In the region, D.C. offers the most expansive family-friendly laws.
As NPR is reporting, today President Barack Obama is hosting a daylong summit in Washington to encourage more employers to adopt family-friendly policies like paid maternity leave.
That got us to thinking: Just how do the region's various jurisdictions stack up when it comes to accommodating new families? In 2012, the National Partnership for Women and Families published a report assessing and grading the laws that help new mothers and fathers. California and Connecticut posted perfect grades, and here's what the report had to say about D.C., Maryland and Virginia:
The federal Family and Medical Leave Act requires that certain employers give employees 12 weeks of unpaid, job-protected leave during certain medical and family-related events. The city's version of the law is more expansive: It applies to employers with 20 or more employees (federal law applies to those with 50 or more), and adds an additional four weeks, for a total of 16 weeks of protected leave.
D.C. law also allows mothers and fathers to accrue and use paid sick leave; it can be used pregnant women and spouses. The law also protects the right of nursing mothers to pump breast milk during the workday. As part of the 2015 D.C. budget, D.C. government employees will be offered up to six weeks of paid parental leave.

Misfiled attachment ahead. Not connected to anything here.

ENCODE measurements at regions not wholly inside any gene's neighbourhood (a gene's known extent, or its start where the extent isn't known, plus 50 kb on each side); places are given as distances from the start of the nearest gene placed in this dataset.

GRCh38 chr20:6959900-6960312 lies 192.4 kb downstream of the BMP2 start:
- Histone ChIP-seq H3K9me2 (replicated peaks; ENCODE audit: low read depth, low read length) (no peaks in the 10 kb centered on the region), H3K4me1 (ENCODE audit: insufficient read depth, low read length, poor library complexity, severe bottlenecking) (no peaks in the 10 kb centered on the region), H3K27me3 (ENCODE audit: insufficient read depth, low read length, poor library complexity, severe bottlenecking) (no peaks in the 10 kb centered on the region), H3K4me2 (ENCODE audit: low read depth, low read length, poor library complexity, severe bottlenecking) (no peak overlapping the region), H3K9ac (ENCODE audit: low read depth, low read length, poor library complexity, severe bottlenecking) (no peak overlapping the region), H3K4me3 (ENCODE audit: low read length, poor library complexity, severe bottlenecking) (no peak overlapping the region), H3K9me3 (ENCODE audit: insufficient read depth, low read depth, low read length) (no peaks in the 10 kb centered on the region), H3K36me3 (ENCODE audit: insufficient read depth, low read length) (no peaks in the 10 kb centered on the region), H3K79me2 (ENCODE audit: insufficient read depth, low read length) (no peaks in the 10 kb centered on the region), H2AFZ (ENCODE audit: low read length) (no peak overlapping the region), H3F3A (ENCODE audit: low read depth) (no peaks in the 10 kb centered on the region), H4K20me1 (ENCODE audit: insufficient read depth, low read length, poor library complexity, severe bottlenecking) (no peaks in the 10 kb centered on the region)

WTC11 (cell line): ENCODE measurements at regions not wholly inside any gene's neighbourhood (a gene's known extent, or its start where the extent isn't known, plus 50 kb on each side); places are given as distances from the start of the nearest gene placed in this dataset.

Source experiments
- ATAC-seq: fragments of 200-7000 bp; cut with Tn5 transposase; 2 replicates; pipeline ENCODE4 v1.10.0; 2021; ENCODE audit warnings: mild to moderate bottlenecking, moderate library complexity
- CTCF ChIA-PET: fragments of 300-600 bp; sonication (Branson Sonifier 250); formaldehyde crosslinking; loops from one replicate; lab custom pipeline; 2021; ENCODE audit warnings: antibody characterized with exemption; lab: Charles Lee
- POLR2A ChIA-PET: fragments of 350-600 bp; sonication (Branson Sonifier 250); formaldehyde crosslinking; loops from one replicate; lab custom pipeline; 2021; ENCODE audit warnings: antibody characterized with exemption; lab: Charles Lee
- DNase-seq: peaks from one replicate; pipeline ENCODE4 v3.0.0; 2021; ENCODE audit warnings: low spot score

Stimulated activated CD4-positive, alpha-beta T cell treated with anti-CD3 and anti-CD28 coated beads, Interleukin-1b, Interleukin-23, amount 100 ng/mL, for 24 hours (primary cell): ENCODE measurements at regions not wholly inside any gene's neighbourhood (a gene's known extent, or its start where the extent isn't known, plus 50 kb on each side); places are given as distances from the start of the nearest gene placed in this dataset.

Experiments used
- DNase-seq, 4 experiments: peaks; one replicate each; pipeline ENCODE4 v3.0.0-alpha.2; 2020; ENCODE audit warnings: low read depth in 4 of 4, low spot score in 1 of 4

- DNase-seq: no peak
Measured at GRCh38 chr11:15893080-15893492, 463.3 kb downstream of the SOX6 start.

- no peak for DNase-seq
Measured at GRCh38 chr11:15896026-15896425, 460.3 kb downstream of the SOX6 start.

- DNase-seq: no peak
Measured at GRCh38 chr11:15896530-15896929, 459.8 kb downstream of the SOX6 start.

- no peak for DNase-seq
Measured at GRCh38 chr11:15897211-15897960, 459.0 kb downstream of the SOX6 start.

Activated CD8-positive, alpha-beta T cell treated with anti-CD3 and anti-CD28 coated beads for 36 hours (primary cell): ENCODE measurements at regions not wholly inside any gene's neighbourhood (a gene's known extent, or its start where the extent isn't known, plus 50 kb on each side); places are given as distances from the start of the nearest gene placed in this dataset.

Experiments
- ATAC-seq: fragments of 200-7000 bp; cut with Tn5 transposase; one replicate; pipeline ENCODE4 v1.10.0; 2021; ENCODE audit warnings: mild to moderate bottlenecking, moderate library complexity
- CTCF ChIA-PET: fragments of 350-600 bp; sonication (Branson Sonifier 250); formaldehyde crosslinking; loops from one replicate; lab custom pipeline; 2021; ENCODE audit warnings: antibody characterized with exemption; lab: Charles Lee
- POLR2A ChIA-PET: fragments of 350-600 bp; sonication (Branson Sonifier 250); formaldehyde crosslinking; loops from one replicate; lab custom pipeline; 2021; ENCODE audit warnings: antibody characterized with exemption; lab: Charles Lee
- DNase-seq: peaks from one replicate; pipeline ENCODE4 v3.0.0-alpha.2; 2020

Workers in Maryland are eligible for the 12 weeks of unpaid leave under FMLA. As of Oct. 2013, the Maryland Fair Employment Practices Act was amended to "require all employers with 15 or more employees to provide reasonable accommodations to employees with a disability caused or contributed to by pregnancy, as long as the accommodation does not impose an undue hardship on the employer's operations," according to Business & Legal Resources. Those accommodations include changing work duties or hours, relocating the employee's work location or providing leave.
Like Maryland, Virginia follows FMLA. Additionally, state workers are eligible for up to 125 days of full or partial wage replacement for pregnancy disability or maternity leave through Virginia's short-term disability insurance system. State law also guarantees a woman the right to breastfeed their child on property owned or controlled by the state.